Guided Reading is arguably the most important of all three types of reading. When you and your child read the same book together simultaneously, and then discuss what you have read, you can help your child learn new vocabulary, reading comprehension strategies, and the begins of literary interpretation. Guided Reading is so much more than just Independent Reading or Read Aloud, and yet it can be darn near impossible to fit into your Afterschooling schedule.
It is a lot easier for me as a mom to do meaningful Guided Reading activities with Bruce(7) over the summer. During the regular school year, it is much more of a struggle. One way I’m trying to keep the ball rolling is by utilizing our “I Read/You Read Challenge” box. The way it works is simple; when Bruce finishes a book he drops it in the box and then I read it too so we can talk about it.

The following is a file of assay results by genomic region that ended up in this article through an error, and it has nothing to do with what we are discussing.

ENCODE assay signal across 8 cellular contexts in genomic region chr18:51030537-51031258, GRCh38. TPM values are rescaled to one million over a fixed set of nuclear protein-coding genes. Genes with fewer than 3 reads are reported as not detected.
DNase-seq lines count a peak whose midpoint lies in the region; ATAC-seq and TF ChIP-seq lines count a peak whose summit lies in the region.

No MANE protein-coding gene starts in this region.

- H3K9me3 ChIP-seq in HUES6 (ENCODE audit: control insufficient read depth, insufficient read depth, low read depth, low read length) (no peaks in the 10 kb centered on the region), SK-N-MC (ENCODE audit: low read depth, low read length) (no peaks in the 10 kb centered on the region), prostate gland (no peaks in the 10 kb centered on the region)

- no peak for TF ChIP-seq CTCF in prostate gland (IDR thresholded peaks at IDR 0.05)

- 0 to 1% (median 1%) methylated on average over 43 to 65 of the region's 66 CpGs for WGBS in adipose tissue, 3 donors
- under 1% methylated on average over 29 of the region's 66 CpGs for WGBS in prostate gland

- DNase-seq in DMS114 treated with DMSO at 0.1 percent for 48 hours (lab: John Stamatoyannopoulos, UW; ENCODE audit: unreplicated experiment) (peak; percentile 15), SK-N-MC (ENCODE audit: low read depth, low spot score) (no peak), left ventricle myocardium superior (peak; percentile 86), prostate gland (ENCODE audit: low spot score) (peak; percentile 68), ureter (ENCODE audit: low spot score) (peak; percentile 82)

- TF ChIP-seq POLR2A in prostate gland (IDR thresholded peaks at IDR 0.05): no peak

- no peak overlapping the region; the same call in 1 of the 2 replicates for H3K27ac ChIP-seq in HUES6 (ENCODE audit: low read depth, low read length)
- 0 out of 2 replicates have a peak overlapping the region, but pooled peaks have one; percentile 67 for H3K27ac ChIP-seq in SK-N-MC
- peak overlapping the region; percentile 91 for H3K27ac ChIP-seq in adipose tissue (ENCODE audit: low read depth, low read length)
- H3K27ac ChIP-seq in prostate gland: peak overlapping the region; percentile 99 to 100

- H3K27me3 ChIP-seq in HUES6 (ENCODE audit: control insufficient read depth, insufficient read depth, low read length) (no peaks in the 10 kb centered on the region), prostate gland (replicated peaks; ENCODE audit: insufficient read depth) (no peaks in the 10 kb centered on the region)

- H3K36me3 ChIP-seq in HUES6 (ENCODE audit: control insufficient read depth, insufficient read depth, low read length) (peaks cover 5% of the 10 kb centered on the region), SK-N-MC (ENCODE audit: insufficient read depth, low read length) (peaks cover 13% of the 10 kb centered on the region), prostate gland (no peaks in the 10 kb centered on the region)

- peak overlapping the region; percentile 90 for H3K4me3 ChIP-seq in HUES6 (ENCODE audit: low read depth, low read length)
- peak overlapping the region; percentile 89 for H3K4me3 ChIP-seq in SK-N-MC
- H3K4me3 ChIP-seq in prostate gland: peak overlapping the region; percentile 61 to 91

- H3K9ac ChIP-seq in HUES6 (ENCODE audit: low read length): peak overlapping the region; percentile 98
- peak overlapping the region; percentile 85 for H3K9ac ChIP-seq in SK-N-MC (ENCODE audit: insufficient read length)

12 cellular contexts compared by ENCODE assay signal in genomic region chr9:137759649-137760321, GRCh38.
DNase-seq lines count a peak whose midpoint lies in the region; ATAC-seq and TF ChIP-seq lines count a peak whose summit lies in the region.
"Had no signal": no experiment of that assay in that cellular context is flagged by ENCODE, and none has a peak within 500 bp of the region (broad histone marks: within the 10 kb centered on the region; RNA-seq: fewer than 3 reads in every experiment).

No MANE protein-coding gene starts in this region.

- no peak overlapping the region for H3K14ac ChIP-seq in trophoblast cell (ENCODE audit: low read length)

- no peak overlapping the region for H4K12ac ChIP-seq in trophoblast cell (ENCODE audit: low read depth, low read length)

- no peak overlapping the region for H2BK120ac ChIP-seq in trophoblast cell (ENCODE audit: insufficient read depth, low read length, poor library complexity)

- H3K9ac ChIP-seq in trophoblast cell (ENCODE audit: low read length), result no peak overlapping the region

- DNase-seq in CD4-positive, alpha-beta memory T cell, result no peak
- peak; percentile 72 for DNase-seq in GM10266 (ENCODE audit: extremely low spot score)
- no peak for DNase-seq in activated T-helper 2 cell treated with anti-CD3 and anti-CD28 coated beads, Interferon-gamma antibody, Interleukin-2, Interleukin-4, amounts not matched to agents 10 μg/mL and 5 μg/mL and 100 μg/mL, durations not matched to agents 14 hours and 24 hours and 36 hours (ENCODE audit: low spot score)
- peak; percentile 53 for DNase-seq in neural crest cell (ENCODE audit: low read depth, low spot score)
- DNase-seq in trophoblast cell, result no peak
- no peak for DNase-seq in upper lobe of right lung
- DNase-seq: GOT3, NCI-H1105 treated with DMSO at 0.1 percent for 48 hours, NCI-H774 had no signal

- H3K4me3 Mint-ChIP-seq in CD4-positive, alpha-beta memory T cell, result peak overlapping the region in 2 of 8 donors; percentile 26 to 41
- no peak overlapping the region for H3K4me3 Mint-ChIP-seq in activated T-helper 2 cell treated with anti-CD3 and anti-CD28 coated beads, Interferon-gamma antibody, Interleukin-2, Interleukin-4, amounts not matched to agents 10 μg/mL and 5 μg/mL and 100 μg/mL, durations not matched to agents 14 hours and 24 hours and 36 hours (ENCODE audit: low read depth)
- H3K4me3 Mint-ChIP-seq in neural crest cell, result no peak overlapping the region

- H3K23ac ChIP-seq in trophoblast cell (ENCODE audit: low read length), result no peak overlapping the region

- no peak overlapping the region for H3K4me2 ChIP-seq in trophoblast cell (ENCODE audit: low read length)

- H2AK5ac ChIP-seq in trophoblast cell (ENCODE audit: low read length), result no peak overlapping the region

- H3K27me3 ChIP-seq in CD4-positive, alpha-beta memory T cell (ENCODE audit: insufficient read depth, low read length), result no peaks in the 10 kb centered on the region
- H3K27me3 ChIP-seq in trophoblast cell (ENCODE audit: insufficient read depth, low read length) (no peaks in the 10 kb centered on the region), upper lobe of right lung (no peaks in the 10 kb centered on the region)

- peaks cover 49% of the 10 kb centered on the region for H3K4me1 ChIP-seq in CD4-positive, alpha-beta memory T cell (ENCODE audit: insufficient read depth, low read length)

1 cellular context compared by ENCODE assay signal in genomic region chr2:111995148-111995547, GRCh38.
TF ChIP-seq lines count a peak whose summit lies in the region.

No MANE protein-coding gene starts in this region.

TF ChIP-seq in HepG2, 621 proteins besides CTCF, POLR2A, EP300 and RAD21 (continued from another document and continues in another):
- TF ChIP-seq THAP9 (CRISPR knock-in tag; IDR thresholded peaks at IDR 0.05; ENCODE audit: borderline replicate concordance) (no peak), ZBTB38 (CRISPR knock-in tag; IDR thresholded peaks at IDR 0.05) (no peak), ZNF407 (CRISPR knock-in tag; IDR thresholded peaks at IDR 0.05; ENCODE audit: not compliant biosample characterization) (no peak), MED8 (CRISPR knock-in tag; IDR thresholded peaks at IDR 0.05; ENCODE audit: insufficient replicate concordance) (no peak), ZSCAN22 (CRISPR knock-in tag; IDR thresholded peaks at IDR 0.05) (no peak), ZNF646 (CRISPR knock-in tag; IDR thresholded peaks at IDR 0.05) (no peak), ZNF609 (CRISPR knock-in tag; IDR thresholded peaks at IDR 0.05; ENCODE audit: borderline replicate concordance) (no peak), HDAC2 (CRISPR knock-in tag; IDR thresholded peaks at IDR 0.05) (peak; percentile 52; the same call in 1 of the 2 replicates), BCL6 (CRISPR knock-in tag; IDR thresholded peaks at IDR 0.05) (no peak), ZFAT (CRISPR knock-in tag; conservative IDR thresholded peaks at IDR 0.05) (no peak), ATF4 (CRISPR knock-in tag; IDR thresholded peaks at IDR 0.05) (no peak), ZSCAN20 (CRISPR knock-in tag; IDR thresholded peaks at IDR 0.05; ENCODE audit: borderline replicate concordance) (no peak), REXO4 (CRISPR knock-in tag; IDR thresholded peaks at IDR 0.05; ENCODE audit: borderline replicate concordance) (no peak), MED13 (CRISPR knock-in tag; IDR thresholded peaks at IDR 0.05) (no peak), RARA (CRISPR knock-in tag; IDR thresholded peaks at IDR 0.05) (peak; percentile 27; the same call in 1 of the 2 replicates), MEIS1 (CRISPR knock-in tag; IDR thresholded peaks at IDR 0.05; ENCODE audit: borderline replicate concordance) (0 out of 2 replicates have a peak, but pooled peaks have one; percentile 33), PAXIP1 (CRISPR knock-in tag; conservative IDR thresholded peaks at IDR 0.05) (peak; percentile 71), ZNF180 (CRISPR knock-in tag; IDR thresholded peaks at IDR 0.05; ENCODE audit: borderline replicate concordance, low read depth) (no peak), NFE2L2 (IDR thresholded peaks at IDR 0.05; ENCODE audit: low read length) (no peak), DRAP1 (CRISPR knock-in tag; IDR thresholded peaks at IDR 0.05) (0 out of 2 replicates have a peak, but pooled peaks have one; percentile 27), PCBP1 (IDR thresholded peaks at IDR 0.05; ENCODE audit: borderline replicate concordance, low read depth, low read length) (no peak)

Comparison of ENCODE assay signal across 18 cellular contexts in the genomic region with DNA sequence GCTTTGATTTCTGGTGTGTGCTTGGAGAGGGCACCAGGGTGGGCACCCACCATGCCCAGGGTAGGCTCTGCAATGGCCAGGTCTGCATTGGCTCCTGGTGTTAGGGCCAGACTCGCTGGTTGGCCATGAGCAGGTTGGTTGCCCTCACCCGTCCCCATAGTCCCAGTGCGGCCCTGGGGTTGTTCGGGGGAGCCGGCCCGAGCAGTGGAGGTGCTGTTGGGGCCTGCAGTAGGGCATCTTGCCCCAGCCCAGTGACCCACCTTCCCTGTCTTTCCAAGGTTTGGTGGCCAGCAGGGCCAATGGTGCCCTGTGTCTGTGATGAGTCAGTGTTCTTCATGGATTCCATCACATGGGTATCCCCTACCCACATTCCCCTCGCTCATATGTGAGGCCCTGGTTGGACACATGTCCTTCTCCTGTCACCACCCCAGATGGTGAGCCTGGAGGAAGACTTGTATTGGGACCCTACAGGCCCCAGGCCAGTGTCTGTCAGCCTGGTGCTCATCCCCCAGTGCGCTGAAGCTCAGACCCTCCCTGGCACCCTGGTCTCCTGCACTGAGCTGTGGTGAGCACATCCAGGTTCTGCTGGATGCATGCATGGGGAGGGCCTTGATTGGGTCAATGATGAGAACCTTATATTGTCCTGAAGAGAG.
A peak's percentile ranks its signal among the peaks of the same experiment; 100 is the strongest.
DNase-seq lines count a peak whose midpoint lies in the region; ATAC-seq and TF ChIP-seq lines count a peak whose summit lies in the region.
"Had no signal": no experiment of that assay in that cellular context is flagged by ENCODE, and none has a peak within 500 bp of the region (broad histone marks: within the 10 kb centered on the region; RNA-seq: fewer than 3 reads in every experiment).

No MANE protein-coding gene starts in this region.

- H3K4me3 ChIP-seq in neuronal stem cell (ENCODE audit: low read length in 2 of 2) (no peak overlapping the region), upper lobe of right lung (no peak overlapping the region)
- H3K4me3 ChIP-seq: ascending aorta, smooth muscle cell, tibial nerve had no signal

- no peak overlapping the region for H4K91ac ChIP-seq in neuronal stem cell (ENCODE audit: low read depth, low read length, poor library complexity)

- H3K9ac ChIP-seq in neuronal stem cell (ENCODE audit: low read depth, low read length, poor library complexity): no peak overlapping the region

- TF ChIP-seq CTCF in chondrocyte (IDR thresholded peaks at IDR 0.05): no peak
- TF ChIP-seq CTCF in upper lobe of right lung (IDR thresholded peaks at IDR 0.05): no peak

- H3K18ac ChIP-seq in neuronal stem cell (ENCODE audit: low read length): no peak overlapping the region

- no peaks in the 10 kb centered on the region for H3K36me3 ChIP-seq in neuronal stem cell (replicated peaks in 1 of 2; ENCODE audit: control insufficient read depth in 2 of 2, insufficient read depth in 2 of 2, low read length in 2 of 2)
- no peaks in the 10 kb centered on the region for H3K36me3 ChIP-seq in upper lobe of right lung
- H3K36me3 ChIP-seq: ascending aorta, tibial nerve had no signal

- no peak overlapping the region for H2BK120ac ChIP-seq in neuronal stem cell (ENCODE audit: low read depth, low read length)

In theory, the box is also supposed to work in reverse, with Bruce reading books I put in there as well. I say in theory because between trying to read everything Bruce has read, keep up the newspaper, and read the occasional Booksneeze book, I haven’t actually added anything to the box for a while. But if I was staying up late to read fifth grade chapter books instead of blog, I’d be able to stretch Bruce’s repertoire of interests by adding new titles to the box. That’s the deal.
It would be even better if I kept a stack of post-its in the box, so that we could write little notes to each other as we read. At the moment, we have to keep pens and pencils under virtual lock-and-key because Jenna(2.5) considers herself a “wall artist”. She would also love to get her hands on a stack of post-its. Sigh…